Jifna Summer Camp
Kathryn Lland, some of whose other activities for the Trust are recorded elsewhere on this site (English Lessons and Running for the Trust) wrote the following article for the November, 2009, issue of The Vine, the Northampton Diocesan Newsletter, about the four weeks she spent in Palestine in July, 2009, teaching English in the Jifna Summer Camp. We are grateful to the Diocese and to the Vine’s editor for their permission to reproduce the text and images from the article here:
“The experience was one that can only be described as life changing and extremely thought provoking and, as anyone who has been to the Holy Land will tell you, one trip to the Middle East and you will never watch the news in the same light again!
Jifna is a small, mainly Christian village 14 miles north of Jerusalem. The annual Summer Camp runs the whole month of July and is organised for all the children in the village aged between 4 and 18 years old, 180 children in total! The Camp is supported by a dedicated team of local volunteers, university students, local seminarians and primary school teachers, who work tirelessly to give these children a summer to remember. From 8:30am to 2pm children between 4 and 12 years old are able to take part in activities including arts and crafts, music, sport, aerobics, religion and swimming lessons at the local swimming pool. From 4pm to 10pm it is the turn of the teenagers – 13 to 18.
As well as providing plenty of fun, the summer camp serves to heal children from the trauma they have experienced as a result of the ongoing Palestinian/Israeli conflict, whilst building their self esteem and improving their communication skills. The leisure activities also serve to promote social integration and community cohesion, elements which are vitally important if we want to maintain a Christian community in the Holy Land.
Christians currently make up less than 2% of the population of the Holy Land. During the Pope’s recent visit, he appealed to Christians to stay in the Holy Land, a feat proving ever more difficult as Christians in Palestine endure ongoing difficulties.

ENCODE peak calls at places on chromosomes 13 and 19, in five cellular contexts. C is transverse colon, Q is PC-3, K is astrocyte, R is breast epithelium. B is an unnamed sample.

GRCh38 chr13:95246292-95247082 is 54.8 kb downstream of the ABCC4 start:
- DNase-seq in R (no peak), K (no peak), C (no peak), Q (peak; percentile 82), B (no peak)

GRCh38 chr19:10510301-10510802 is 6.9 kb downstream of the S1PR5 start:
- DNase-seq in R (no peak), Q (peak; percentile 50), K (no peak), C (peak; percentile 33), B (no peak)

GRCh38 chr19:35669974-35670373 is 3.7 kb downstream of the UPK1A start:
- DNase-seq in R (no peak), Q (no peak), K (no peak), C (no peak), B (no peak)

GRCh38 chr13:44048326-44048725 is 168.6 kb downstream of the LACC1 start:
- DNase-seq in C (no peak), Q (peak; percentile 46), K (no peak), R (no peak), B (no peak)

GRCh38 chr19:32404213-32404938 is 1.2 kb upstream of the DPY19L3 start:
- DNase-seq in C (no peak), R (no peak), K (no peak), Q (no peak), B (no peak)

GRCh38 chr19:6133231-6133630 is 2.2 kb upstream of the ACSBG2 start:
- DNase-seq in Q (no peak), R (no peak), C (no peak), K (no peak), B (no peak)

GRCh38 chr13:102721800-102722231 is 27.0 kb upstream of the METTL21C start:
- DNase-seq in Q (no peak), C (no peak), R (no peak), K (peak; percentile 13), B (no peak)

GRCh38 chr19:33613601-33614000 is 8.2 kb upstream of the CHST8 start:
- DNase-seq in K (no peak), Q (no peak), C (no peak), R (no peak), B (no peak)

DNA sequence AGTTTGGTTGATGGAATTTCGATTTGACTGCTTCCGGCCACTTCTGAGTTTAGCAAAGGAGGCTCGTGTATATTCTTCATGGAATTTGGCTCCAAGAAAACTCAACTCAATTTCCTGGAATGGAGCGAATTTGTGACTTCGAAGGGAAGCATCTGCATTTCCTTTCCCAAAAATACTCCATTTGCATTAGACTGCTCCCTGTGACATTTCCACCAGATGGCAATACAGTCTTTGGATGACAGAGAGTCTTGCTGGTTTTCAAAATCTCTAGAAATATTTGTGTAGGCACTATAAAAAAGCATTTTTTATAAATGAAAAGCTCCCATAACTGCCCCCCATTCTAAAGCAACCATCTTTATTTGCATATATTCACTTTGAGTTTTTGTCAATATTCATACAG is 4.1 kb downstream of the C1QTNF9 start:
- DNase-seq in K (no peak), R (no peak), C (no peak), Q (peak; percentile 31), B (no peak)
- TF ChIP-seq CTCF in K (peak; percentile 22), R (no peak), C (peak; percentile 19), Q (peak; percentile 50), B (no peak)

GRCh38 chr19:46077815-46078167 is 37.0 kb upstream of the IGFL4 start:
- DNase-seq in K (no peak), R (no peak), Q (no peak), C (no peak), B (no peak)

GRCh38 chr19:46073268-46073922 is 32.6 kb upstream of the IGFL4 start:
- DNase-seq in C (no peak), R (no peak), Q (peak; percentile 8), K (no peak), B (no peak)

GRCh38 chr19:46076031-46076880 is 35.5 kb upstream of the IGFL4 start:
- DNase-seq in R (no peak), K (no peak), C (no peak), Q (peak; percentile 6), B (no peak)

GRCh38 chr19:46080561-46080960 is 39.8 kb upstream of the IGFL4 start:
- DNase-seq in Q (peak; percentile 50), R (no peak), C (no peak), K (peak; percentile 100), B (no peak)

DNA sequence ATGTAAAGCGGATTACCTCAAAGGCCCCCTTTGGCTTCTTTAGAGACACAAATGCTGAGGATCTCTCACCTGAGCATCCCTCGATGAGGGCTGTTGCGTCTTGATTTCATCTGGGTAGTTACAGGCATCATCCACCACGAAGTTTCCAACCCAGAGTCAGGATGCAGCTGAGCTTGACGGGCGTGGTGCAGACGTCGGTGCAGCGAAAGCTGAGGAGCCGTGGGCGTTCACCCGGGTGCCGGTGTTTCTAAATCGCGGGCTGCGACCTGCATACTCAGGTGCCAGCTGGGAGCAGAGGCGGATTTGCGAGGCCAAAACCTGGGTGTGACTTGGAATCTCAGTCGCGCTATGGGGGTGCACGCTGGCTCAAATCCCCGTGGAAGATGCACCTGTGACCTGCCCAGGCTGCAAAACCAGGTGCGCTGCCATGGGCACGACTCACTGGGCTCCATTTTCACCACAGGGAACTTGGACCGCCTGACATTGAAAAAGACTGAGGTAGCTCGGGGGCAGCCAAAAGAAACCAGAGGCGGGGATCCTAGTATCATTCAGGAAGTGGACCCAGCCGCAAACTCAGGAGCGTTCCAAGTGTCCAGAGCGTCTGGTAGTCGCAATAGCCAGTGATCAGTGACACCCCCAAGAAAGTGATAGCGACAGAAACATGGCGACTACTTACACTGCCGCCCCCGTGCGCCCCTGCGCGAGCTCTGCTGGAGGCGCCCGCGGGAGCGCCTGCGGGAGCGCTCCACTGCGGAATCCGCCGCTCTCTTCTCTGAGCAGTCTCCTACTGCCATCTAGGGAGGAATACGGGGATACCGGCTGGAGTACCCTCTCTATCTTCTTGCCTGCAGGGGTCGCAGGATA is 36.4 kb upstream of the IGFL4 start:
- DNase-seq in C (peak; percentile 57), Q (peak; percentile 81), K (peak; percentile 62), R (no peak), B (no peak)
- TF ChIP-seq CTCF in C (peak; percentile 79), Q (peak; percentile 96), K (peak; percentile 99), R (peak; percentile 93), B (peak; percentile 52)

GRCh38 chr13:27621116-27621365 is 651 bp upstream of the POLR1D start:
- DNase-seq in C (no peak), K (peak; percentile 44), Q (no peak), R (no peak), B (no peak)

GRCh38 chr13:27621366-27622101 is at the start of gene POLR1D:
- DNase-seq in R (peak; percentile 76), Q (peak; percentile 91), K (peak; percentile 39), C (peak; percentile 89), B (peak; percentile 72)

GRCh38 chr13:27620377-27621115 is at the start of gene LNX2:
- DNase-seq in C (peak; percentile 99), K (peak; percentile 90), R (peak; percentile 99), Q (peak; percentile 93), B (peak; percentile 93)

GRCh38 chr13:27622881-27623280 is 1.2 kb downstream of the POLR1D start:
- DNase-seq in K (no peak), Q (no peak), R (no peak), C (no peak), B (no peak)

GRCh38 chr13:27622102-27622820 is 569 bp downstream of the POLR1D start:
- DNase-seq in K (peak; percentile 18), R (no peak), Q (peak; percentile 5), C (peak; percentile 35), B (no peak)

My time volunteering in the camp was an educational and cultural one, for both the children and myself. Almost none of the children had ever met an English person before, and many of them jumped at the chance to practise their spoken English and in particular to improve their pronunciation. When I asked them why they felt it was so important to learn English, many said that if they spoke English, they could get a better job when they finished school and would be able to support their family. Their enthusiasm and dedication was infectious and I was only too happy to help. With the use of books, posters, maps, flash cards and activity sheets brought over from the UK, I was able to introduce the children to a different approach to learning a foreign language. We even managed to make it fun!
My first experience of the Palestinian people found them to be kind, generous and very family orientated. It was heart warming to see them coming together to support others in the face of such adversity. I was also touched by the fact that Palestinian children are extremely grateful for the education they receive, something which many of us take for granted in this country. The children are a true inspiration as they realise the best way to change their circumstances is by furthering their education and not through violent measures.”